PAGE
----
3. Health Awareness:

Women and girls who have been the victims of sexual abuse, trafficking or any kind of violence become more vulnerable to health issues. Making them aware of health hazards, treatments, prevention and nutrition will be the main focus of this programme.

4. Menstrual Hygiene Management (MHM):

Adolescent girls constitute an extremely vulnerable group, particularly in India where the female child is neglected. Menstruation is still regarded as something unclean or dirty in Indian society. The reaction to menstruation depends upon awareness and knowledge about the subject. The manner in which a girl learns about menstruation and its associated changes may have an impact on her response to the event of menarche. Although menstruation is a natural process, it is linked with several misconceptions and practices, which sometimes result in adverse health outcomes. Hygiene-related practices of women during menstruation are of considerable importance, as it has a health impact in terms

of increased vulnerability to reproductive tract infections (RTI).

However, proper menstrual hygiene and correct perceptions and beliefs can protect the women from this suffering. The adolescent girls and women from shelter homes are more prone to it because of inadequate access to primary health services and poor hygiene during periods. Kshamata has already run a pilot programme with over 100 girls in three different shelter homes in 2016-17.


1. Formal and Informal education

Kshamata requires educational support for our residential girls at Kshamata Transformation Center (KTC) in terms of educational fee sponsorship, the requirement of long exercise books and reliable textbooks. This year, we have twenty girls who are willing to pursue formal educational course through an Open University like NIOS and distance educational universities such as Mumbai University, Kalina. The young women who have never gone to school will be enabled through informal learning under adult literacy programme. They will be taught their signatures along with basic knowledge in terms of speaking, writing and comprehension of Hindi and English language.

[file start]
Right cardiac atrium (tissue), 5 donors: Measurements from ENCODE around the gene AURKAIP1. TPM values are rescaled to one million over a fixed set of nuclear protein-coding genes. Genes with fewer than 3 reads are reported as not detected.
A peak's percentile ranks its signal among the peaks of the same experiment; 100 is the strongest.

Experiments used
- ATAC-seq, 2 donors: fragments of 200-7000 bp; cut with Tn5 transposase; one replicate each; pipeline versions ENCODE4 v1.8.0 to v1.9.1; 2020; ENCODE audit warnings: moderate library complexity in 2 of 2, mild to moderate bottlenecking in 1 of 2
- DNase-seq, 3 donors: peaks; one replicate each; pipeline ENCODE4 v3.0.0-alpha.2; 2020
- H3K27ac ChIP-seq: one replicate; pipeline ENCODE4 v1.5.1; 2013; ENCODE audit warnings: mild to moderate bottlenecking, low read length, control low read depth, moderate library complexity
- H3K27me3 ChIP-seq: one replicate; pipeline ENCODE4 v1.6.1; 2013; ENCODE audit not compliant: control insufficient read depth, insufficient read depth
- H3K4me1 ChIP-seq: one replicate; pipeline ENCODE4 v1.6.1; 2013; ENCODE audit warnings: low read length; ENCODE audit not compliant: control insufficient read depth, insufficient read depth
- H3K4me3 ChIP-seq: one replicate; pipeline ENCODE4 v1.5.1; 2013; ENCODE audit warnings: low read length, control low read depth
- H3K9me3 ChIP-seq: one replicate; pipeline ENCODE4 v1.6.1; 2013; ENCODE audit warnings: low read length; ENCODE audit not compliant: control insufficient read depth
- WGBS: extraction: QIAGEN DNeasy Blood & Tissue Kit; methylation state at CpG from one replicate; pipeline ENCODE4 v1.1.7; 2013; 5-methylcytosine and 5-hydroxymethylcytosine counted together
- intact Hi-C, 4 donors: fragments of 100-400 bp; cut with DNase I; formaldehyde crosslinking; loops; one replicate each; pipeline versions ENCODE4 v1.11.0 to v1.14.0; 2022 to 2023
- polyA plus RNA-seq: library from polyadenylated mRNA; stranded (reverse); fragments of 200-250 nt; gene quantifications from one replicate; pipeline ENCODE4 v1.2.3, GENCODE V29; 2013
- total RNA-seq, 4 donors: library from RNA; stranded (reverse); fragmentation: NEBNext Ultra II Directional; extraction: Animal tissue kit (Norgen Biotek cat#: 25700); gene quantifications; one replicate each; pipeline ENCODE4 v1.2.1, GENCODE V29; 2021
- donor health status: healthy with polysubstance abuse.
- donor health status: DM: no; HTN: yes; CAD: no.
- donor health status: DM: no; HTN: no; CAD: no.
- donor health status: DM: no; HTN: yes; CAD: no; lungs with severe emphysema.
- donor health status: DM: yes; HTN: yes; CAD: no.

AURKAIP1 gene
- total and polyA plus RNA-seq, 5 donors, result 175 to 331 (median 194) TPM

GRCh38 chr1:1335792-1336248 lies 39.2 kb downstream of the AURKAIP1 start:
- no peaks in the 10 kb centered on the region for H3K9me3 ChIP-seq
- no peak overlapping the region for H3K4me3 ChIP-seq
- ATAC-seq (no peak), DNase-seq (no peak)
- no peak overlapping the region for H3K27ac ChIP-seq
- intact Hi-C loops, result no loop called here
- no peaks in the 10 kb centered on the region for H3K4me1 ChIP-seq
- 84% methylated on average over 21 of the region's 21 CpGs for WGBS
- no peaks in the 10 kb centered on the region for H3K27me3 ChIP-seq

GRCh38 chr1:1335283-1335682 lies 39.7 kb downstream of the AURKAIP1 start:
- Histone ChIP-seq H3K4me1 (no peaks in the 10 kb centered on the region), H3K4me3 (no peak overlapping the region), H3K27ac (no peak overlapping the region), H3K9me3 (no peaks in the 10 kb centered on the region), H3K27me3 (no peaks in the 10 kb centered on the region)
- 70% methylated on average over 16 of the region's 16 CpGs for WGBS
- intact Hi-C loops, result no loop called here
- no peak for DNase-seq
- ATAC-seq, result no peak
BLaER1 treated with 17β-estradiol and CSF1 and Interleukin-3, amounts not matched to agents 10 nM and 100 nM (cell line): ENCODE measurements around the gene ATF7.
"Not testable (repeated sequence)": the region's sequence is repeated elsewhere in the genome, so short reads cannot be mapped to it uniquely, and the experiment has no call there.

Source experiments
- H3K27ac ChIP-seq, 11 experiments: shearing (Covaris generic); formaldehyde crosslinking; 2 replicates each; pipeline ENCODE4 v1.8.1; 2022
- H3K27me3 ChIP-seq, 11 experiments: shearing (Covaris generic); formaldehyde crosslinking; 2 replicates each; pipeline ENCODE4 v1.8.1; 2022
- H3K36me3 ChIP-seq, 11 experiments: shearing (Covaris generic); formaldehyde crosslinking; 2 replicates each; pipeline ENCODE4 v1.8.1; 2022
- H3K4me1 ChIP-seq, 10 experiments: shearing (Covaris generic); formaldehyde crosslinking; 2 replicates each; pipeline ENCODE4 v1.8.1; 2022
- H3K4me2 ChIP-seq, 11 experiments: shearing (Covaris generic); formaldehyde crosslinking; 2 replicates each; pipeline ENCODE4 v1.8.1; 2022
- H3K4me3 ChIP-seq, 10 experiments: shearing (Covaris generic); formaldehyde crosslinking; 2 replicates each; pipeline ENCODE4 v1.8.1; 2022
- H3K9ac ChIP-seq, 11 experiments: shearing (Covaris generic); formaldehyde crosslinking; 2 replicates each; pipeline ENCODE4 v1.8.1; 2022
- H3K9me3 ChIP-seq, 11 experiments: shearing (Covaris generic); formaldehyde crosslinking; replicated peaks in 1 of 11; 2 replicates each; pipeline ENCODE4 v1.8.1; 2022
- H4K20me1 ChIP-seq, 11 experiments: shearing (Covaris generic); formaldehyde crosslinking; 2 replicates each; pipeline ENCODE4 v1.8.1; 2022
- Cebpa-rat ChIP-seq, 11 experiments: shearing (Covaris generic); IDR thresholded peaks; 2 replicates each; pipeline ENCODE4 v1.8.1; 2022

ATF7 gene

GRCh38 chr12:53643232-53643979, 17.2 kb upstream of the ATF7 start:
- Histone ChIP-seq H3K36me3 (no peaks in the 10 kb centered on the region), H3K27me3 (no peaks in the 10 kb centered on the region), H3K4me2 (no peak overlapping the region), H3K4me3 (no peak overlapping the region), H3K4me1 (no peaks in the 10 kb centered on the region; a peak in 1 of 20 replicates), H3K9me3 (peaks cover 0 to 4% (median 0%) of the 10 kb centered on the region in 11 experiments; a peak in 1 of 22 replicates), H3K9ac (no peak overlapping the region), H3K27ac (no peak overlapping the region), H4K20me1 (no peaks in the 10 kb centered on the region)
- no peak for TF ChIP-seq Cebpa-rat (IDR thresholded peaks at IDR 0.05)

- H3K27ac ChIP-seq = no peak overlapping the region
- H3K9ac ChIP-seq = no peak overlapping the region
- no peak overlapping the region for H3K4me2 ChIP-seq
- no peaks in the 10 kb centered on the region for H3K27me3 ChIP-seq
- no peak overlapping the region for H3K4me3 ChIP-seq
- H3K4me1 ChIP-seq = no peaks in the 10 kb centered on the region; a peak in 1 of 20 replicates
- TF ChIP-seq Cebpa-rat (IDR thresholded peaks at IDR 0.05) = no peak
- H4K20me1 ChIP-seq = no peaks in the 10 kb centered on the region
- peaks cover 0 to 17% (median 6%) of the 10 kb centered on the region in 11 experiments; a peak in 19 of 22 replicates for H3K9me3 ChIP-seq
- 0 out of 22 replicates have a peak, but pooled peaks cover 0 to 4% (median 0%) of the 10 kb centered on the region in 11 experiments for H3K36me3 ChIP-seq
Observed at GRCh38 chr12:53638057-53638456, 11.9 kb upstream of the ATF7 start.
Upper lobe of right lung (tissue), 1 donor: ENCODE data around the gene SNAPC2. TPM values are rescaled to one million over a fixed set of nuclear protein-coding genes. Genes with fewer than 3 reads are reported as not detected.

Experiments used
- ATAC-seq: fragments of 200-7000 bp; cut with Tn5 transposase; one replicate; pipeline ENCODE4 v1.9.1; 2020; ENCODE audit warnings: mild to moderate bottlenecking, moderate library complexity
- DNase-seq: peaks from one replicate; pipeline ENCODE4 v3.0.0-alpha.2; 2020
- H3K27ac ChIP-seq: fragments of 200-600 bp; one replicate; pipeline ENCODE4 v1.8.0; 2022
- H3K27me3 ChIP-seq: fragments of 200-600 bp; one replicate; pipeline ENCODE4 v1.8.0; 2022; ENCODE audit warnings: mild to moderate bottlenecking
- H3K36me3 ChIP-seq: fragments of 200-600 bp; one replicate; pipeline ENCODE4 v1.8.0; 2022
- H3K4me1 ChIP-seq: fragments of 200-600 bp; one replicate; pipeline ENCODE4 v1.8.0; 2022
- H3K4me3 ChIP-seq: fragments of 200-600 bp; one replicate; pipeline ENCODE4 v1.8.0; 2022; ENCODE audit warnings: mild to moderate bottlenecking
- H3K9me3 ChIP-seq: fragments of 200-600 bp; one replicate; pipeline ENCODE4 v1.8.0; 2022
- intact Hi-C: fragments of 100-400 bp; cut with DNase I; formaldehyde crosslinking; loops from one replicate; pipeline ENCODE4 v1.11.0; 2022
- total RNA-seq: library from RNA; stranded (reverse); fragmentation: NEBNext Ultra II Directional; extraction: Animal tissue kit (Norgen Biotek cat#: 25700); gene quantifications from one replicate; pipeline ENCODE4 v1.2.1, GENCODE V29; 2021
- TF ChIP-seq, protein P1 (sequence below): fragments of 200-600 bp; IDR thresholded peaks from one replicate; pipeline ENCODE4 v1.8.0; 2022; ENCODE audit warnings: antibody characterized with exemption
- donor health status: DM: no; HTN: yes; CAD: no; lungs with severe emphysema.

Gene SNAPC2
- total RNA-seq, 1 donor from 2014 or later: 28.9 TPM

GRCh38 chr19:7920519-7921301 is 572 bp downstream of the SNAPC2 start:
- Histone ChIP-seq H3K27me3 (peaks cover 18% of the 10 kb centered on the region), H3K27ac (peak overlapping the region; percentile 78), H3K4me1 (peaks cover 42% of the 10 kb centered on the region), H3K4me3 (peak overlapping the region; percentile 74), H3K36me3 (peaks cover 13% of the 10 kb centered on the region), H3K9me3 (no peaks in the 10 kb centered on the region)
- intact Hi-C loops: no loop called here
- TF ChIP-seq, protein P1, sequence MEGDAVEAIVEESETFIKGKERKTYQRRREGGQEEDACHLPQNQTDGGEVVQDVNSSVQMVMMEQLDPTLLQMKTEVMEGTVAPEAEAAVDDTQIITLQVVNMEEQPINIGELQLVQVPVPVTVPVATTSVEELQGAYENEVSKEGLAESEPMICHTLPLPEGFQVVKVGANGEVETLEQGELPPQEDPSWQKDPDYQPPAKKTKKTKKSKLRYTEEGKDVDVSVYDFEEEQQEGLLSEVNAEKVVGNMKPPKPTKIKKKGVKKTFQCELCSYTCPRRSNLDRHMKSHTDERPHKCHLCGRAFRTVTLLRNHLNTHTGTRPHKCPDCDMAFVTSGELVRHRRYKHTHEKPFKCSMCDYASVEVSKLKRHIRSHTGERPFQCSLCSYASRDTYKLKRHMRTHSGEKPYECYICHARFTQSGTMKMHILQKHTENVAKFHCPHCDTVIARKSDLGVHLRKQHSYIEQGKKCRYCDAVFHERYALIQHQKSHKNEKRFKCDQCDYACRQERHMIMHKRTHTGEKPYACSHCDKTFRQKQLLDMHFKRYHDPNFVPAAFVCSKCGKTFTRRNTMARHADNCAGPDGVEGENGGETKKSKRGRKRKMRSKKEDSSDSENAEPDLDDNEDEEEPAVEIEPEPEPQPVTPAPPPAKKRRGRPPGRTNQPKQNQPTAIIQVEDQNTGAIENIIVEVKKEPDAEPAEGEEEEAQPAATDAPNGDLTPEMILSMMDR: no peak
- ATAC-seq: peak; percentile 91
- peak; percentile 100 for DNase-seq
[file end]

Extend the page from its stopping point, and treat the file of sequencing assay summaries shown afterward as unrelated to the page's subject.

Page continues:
2. Computer Education

We have been running computer literacy classes in two shelter homes for both girls and boys. This year, MS Office and internet programmes will be covered under computer education for which we are planning to extend these classes to two more homes in Ulhasnagar area and we plan to hire a tutor who can impart the course in a professional way. We request Morgan Stanley Foundation to help us by sponsoring the tutor’s honorarium. Details are given in the enclosed budget sheet.

3. Life skills education:

Life skills are necessary to recognize and manage our own and others’ emotions. Considering the problems and crisis faced by the women in the past, it will be good to have some life skills training

imparted to them in order to make them lead a confident and respectful life. Life skills like sessions on decision making, communication skills, self-awareness, problem-solving, time management, etc. can be organized. Experts would be brought in conducting these pieces of training on a bi-weekly basis once the women are identified and committed to the intervention programme. The sessions will be conducted in three shelter homes for the girls aged between 14-18 years.

Life skills will help sustain the various skills that the girl/woman acquires and developes through different training sessions.

Expected outcomes:

• Improved health status and reduced sickness

• Information on nutritious food converting into better eating habits

• Increased awareness on menstrual hygiene, nutritious food, health and hygiene

• Reduction in the vulnerability level

• Raised level of self-confidence

• Enhanced employability and improved skills


• 150 women/girls have been given counselling, life-skills and vocational training over a period

of 12 months.

• 20 girls are supported with formal education under NIOS and they have been encouraged to

pursue higher education

• 100% of women/girls are aware of menstrual hygiene practices

• Increased awareness among women and girls regarding basic health and nutrition

among 100% women / girls

• 200 benefit from the medical camps

• 200 girls received counselling and life skills



Beneficiary Charity

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Binny Itty